Open Access Highly Accessed Research article

Exploring the transcription activator-like effectors scaffold versatility to expand the toolbox of designer nucleases

Alexandre Juillerat*, Marine Beurdeley, Julien Valton, Séverine Thomas, Gwendoline Dubois, Mikhail Zaslavskiy, Jérome Mikolajczak, Fabian Bietz, George H Silva, Aymeric Duclert, Fayza Daboussi and Philippe Duchateau*

Author Affiliations

CELLECTIS S.A, 8 Rue de la Croix Jarry, Paris 75013, France

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BMC Molecular Biology 2014, 15:13  doi:10.1186/1471-2199-15-13

Published: 5 July 2014



The past decade has seen the emergence of several molecular tools that render possible modification of cellular functions through accurate and easy addition, removal, or exchange of genomic DNA sequences. Among these technologies, transcription activator-like effectors (TALE) has turned out to be one of the most versatile and incredibly robust platform for generating targeted molecular tools as demonstrated by fusion to various domains such as transcription activator, repressor and nucleases.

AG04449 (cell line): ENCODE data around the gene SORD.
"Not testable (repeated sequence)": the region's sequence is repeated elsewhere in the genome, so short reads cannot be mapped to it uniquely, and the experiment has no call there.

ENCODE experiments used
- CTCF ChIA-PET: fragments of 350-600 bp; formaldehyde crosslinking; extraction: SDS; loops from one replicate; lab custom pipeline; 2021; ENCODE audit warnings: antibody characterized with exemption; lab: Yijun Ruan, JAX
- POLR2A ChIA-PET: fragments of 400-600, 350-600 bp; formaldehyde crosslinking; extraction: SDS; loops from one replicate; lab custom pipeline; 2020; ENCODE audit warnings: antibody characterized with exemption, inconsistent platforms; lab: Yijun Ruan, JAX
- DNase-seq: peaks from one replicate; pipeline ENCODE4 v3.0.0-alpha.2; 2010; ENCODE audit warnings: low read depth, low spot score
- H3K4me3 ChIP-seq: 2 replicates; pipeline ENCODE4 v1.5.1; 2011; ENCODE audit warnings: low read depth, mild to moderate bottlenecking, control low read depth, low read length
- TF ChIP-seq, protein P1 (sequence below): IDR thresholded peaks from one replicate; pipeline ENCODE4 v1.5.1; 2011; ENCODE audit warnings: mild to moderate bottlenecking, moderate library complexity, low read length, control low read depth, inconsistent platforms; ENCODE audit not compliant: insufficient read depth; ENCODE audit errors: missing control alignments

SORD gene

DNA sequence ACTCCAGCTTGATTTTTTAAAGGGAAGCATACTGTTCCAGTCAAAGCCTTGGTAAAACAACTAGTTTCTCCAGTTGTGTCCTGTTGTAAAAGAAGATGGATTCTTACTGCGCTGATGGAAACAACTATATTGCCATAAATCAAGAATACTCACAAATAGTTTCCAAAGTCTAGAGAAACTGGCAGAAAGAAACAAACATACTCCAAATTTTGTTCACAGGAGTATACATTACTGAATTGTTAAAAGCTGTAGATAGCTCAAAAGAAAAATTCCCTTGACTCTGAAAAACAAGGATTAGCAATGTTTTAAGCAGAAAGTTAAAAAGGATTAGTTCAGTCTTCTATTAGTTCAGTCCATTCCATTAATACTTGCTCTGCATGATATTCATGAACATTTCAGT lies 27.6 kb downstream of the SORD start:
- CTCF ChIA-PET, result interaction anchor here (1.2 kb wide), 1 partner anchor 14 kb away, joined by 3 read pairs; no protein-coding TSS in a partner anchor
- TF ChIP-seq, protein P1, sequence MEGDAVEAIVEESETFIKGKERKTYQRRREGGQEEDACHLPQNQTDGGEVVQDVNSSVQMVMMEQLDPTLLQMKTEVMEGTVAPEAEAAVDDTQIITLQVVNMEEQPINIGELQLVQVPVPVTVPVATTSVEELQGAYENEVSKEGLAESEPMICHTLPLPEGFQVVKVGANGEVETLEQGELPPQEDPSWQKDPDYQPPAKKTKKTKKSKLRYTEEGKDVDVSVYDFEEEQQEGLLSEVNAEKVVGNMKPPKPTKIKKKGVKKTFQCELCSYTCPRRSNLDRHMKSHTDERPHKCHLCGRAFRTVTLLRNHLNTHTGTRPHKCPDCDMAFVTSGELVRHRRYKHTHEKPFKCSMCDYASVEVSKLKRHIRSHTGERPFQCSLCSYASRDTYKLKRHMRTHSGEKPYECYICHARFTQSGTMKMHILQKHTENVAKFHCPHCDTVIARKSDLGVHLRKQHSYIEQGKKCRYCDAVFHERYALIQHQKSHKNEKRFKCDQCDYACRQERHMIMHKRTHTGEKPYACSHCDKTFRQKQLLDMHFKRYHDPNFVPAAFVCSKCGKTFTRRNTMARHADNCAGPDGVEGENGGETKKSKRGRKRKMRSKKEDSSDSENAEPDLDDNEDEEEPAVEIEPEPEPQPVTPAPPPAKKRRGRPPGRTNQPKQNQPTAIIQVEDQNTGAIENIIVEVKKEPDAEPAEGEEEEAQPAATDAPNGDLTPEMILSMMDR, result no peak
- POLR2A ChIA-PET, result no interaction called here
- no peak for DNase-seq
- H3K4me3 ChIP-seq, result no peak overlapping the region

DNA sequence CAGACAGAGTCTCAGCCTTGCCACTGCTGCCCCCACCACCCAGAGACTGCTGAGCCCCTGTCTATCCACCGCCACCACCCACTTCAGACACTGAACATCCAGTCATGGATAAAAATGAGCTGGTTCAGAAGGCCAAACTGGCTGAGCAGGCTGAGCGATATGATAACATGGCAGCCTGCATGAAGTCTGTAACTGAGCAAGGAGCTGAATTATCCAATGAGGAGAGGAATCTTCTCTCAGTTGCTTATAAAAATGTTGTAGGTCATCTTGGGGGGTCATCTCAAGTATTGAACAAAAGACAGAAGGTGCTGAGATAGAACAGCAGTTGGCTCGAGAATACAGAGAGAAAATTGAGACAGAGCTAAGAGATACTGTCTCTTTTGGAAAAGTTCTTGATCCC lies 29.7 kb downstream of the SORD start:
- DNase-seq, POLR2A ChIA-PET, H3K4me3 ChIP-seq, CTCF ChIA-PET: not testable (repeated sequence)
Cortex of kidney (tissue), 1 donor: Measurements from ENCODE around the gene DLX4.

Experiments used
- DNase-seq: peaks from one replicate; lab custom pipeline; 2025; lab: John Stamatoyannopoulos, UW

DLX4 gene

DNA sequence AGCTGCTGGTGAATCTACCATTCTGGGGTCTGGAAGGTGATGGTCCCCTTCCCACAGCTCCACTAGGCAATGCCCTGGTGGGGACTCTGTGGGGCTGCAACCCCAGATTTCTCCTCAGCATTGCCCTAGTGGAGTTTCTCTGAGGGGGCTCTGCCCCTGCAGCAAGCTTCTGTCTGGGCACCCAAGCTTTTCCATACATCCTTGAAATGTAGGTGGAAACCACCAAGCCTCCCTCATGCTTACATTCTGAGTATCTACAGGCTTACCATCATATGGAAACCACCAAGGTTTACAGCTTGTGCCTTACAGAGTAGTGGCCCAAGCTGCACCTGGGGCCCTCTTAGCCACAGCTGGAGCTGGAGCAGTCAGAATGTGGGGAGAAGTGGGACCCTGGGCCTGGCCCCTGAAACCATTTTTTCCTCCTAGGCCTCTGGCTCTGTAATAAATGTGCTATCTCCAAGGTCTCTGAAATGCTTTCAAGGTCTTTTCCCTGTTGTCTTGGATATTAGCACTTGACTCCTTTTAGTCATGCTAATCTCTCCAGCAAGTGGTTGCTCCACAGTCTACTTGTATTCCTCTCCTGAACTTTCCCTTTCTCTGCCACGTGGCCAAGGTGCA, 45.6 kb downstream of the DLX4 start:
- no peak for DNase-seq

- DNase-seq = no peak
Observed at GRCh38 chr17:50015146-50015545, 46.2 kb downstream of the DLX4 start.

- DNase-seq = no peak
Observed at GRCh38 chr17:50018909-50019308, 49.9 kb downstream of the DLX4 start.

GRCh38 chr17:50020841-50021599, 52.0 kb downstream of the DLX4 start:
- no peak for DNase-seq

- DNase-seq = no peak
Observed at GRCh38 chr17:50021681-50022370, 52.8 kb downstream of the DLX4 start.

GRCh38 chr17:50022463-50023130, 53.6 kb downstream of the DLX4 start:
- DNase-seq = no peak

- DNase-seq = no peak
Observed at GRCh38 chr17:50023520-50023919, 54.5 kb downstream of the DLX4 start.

In this study, we generated a novel nuclease architecture based on the transcription activator-like effector scaffold. In contrast to the existing Tail to Tail (TtT) and head to Head (HtH) nuclease architectures based on the symmetrical association of two TALE DNA binding domains fused to the C-terminal (TtT) or N-terminal (HtH) end of FokI, this novel architecture consists of the asymmetrical association of two different engineered TALE DNA binding domains fused to the N- and C-terminal ends of FokI (TALE::FokI and FokI::TALE scaffolds respectively). The characterization of this novel Tail to Head (TtH) architecture in yeast enabled us to demonstrate its nuclease activity and define its optimal target configuration. We further showed that this architecture was able to promote substantial level of targeted mutagenesis at three endogenous loci present in two different mammalian cell lines.


Our results demonstrated that this novel functional TtH architecture which requires binding to only one DNA strand of a given endogenous locus has the potential to extend the targeting possibility of FokI-based TALE nucleases.

Transcription activator-like effectors; TALE; TALEN; Protein engineering; Genome editing